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ISSUE 120 VOL 12 PUBLISHED 2/23/2007

Monologues Move

By Kirstin Fawcett
Staff Writer


Friday, February 23, 2007

“The Vagina Monologues” writer Eve Ensler never dreamt that her one-woman act, based on intimate interviews conducted with over 200 females, would spark a yearly global movement dedicated to eradicating the suffering of abused women. St. Olaf’s annual V-Week brings the issues in “The Vagina Monologues” to campus and involves many students in the week’s events.

V-Day, an annual global movement started by Ensler in 1998, aims to end brutality against girls and women everywhere through holding benefit performances of The Vagina Monologues in February and March. Proceeds from ticket sales are donated to local women’s shelters and anti-violence groups, which use the money to create safe havens for abuse victims and to fund campaigns against the maltreatment of women. In St. Olaf’s case, 90 percent of the proceeds will go to Rice County’s HOPE Center, an advocacy group for victims of intimate violence and child abuse.

Meghan Hein ‘07, producer of this year’s V-Day, is both moved and amazed by the universality of the event. “I have a lot of faith in V-Day and its mission,” Hein said. She appreciates that the week raises money for many organizations which work to end violence against women. “It addresses both the global and local aspects of these atrocities,” she said.

Many members of the St. Olaf community have invested themselves in making the week successful. “Many of us have been working since the end of November to organize this week,” Hein said. “V-Week is the result of a lot of dedicated and passionate people working together.”

St. Olaf has dedicated an entire week towards garnering funds, attention and commitment for their cause. This week, dubbed V-Week, kicked off Sunday. The first V-Week event consisted of a showing of the Abby Epstein documentary

“Until the Violence Stops,” which chronicles the inception and escalation of the V-Day movement.

The week included many discussion groups and panels. While the overriding theme of V-Week is female sexuality, the first dialogue of the week addressed the subject “Sexuality and Spirituality at St. Olaf.” The conversation took place Monday evening. During this time, both men and women sat down at round tables to exchange discourse about their own views on the relationship between spirituality and sexuality.

The second discussion group of the week, “Women in Conflict Zones,” led by Amnesty International, focused on a discussion of human rights, highlighting regions of the world where women are subjected to cruelty and unfair treatment by warring factions and oppressive governments. Amnesty International concluded its speech by listing ways that St. Olaf students can become activists for women in conflicted countries.

Students could blow off beginning-of-the-semester steam by visiting Ytterboe Lounge Wednesday, for a self-defense event hosted by the Sexual Assault Resource Network (SARN) and the Wellness Center. Pat O’Neill, a self-defense expert, instructed attendants on various ways to fight off potential attackers.

To lighten the somber subject of V-Week’s performances and featured discussion panels, a Vagina Carnival, featuring an array of vagina games, trivia and prizes, was held in the Pause on Thursday during Community Time. Earlier this month, the event was moved from its original location, Buntrock Commons, prompted by student concerns.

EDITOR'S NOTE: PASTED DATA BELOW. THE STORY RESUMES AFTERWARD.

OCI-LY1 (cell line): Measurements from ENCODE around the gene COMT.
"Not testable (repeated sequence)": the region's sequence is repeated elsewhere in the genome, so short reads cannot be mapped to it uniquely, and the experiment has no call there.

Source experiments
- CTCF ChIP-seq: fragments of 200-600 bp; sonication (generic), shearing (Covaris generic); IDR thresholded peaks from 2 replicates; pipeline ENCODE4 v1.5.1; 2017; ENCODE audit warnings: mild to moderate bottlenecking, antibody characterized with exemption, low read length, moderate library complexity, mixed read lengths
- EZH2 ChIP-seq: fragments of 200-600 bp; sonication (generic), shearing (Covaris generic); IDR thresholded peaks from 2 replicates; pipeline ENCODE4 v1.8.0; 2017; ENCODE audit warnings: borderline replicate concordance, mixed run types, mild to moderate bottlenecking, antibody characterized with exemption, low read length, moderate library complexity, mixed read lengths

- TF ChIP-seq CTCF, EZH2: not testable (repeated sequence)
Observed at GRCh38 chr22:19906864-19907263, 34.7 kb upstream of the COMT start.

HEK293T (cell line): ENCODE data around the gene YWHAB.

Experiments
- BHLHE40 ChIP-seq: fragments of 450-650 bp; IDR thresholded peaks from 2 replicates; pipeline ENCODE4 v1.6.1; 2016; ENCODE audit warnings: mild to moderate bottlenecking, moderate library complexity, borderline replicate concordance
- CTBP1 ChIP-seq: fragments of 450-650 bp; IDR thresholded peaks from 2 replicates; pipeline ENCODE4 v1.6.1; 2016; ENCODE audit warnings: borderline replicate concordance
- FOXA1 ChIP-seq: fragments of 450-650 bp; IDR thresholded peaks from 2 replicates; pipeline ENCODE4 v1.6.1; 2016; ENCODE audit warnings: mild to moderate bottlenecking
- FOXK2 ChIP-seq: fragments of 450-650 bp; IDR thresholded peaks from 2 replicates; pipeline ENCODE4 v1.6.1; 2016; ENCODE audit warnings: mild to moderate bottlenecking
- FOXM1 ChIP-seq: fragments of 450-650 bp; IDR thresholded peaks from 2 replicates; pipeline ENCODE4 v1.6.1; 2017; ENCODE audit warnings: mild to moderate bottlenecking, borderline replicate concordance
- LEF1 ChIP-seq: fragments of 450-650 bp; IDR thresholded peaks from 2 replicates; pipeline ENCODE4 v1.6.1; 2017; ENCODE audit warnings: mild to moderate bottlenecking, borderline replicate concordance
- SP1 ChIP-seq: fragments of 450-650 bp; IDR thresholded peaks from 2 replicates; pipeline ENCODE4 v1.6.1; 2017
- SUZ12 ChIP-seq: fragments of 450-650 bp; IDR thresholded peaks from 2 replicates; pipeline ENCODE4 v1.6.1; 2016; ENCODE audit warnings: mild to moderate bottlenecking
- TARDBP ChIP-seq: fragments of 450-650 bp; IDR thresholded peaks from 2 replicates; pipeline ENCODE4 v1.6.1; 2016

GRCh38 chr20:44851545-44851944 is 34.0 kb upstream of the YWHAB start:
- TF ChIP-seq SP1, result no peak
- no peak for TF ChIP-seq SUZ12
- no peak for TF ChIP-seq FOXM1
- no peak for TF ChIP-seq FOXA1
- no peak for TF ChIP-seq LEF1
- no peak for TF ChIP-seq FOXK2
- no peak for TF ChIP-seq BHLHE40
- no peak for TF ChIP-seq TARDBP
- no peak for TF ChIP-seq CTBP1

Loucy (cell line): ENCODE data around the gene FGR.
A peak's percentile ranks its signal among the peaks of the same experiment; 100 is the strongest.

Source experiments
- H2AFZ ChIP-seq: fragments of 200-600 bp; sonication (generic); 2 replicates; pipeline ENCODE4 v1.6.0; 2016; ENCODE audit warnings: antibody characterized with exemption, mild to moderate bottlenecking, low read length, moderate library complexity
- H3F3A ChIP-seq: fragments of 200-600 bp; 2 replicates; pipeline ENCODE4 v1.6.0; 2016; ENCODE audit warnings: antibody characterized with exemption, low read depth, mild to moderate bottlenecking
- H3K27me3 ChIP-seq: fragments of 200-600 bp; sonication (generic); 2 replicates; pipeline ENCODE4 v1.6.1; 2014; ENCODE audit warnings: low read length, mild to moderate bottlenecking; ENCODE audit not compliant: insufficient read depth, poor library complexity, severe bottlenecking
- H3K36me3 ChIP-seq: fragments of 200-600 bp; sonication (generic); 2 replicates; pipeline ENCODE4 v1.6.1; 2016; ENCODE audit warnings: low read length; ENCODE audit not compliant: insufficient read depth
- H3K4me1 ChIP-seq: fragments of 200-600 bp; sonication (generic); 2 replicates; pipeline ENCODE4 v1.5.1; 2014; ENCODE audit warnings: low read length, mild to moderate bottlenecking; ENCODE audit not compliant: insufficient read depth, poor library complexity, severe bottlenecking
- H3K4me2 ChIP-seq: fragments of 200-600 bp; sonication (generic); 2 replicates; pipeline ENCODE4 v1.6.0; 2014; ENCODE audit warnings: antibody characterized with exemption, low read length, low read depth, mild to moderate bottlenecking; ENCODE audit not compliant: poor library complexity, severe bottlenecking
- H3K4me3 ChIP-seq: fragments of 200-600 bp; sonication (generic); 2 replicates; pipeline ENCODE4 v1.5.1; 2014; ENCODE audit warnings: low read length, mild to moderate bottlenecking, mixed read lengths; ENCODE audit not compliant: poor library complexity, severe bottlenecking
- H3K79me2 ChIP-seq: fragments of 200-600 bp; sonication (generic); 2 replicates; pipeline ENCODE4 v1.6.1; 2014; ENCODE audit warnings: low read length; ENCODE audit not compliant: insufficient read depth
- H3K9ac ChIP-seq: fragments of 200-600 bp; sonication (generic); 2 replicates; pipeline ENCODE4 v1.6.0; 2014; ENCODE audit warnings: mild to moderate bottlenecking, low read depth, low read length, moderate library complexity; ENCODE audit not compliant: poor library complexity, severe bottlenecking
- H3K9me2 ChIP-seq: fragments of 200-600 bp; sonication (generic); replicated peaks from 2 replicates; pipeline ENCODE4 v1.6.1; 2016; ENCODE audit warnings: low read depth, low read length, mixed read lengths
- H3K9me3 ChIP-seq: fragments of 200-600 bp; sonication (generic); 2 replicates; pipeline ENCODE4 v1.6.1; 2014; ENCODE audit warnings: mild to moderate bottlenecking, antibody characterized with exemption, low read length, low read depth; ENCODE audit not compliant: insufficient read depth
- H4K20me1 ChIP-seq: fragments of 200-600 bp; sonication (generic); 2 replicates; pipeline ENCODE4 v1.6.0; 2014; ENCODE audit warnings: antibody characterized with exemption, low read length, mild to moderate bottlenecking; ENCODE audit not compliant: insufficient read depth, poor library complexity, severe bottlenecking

“The Carnival is a very slippery slope,” said Tim Schroer, director of Buntrock Commons. “Where do you draw the line?” After receiving several e-mails from students about the propriety of the event being held in the Crossroads, he and other members of administration met with V-Week organizers to find an alternate course of action. “Hopefully the result was increased dialogue,” he said. “We can use this as a catalyst to address guidelines for art. We can think down the road.”

The amount of traffic flowing through Buntrock Commons each day, especially during Community Time, needed to be taken into account. “The whole focus was on the appropriateness of space,” Schroer said. “We need to look at the sensitivity of the extremely public nature of the Crossroads.”

Contrary to popular opinion, the only event moved was the Carnival, according to Schroer. “Things are appropriate where they are now,” he said. After the event was moved, he received multiple e-mails from students, supporting the move in a ratio of two to one.

Ending the week will be V-Week’s various performances, which began with “The Loudest Form of Silence: Women of Color Speak Out” Thursday. This performance showed V-Week’s true spirit of unity, as multicultural women from both St. Olaf and Carleton united onstage to share their own views on ethnicity, femininity and sexuality.

Another discussion group that focuses on how to take action to end global violence against women is the “Vagina Dialogues: Talk Back,” which will start Saturday at 4:30 p.m. in the Pause.

Featured performances of “The Vagina Monologues” will be held Friday at 7 p.m. and Saturday at 2 p.m. and 7 p.m. Tickets are on sale for $5 outside Stav Hall through Friday and at the door.

Education is a main goal of the week according to Hein. “We hope to educate our community and to inspire dialogue within our community about violence, about women and about peace,” she said.





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